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Microwave Receivers

Copyright © 1999 by H. Paul Shuch, Ph.D.
Executive Director, The SETI League, Inc.
PO Box 555, Little Ferry NJ 07643
email n6tx @

The microwave receiver takes a small, selected portion of the radio spectrum, and converts it to audio for signal analysis. Selection of the appropriate receiver leaves more to the discretion of the experimenter than any other portion of the amateur SETI system. Four distinct options present themsleves. In descending order of cost, they are:

  1. High-end microwave scanning receivers. These units (typified by the Icom models R-7000, R-7100, and R-8500, as well as the AOR 3000 and 5000) are multi-mode receivers which can receive AM, FM, CW, SSB, and sometimes video and digital modes. Various IF bandwidths are usually available, and these receivers are normally programmable to scan a selected range of frequencies. They typically tune from a few hundred kHz all the way up to about 2 GHz, which actually exceeds our SETI needs. Prices are likely to start around $2000 US, making these receivers as expensive as all other portions of an amateur SETI station combined.

  2. Modified radio-telescope receivers. One of the very few vendors of commercial radio astronomy receivers for the amateur market is Radio Astronomy Supplies. Their microwave receivers, which are designed specifically for continuum radio astronomy (that is, searching for natural astrophysical phenomena), can sometimes be modified for SETI use. Such modifications generally require considerable electronics expertise, but offer the ultimate in performance.

  3. Computer-controlled receivers. The first generation were built on ISA cards, and plugged directly into one of the vacant slots on the motherboard of a personal computer. These units were prone to radio frequency interference generated by the computer itself. Later units, like the Icom PRC1000 and WinRadio 1500e, are separate boxes which plug into a computer via a serial, parallel, or USB port. They have many of the features of the high-end microwave scanning receivers, but since they rely on a companion computer for digital control, typically cost half as much.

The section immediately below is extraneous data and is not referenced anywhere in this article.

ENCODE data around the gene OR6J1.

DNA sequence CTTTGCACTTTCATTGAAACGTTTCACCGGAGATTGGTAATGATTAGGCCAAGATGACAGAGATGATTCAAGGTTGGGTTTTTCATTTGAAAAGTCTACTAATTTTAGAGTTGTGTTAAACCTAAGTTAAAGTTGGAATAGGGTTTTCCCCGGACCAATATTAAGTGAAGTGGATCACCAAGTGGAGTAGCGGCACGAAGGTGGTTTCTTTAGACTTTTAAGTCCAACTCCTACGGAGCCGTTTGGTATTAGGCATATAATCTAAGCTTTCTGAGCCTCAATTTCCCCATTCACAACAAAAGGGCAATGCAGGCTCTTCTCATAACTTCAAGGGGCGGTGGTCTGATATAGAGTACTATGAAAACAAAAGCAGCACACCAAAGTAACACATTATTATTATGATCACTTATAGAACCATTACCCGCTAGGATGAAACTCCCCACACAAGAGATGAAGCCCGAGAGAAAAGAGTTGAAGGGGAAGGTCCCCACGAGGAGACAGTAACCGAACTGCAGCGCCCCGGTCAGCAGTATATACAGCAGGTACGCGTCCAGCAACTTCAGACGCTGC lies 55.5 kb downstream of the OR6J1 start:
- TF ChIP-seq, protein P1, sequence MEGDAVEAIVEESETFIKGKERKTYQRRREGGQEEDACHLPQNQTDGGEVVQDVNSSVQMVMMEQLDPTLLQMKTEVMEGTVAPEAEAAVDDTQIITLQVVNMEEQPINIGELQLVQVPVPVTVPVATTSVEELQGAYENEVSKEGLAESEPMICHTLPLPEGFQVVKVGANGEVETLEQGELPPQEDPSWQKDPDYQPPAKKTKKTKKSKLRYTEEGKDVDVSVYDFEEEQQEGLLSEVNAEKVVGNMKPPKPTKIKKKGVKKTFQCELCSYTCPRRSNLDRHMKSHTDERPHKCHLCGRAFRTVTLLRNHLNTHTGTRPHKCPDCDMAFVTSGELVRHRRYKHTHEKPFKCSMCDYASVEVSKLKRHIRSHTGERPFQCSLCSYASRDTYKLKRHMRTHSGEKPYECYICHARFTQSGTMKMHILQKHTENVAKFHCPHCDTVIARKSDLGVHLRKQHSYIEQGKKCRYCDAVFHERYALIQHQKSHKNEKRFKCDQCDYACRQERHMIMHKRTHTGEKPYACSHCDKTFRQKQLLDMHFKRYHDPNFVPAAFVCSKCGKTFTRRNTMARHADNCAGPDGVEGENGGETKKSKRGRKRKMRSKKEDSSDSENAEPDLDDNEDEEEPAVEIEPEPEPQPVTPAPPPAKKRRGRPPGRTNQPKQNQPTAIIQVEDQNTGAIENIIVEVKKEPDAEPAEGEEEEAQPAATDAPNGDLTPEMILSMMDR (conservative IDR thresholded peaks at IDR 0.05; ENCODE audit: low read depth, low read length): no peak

4. Downconverter/receiver combinations. Several converters are available to shift a selected portion of the microwave spectrum down in frequency, for reception in a shortwave or VHF ham radio receiver. Popular units are available from Down East Microwave in the US, and VHF Communications in Europe. Downconverters are appealing for those who already own a high-performance communications receiver, which unfortunately doesn't tune to the SETI frequency of interest. Downconverters cost about half as much as the computer-controlled receivers, but require the user to couple them to an existing receiver.

Whichever receiver scheme is selected, present practice suggests operating it in single sideband mode (either USB or LSB), and leaving it fixed-tuned, rather than scanning it across the spectrum. The reason for avoiding frequency scanning is that the Earth is turning the antenna continually, so that the spatial dimension of the observation is always changing. Only by holding frequency constant for at least one rotational period of the Earth (that is, one day) can we avoid the problem of "too many variables."

The bandwidth of the receiver's audio stages will typically be the limiting factor, as far as instantaneous frequency span is concerned. Many SSB receivers cover as little as 3 kHz of spectrum at a time, which is an inefficient way to search for ETI. Advanced SETI experimenters sometimes modify their receivers for up to 22 kHz of instantaneous IF and audio bandwidth, while custom-built receivers can cover several hundred kHz all the way up to a few MHz of spectrum at a time.

Information on various commercial and kit receivers, along with vendor links, may be found in the Receivers and Converters chapter of The SETI League Technical Manual.

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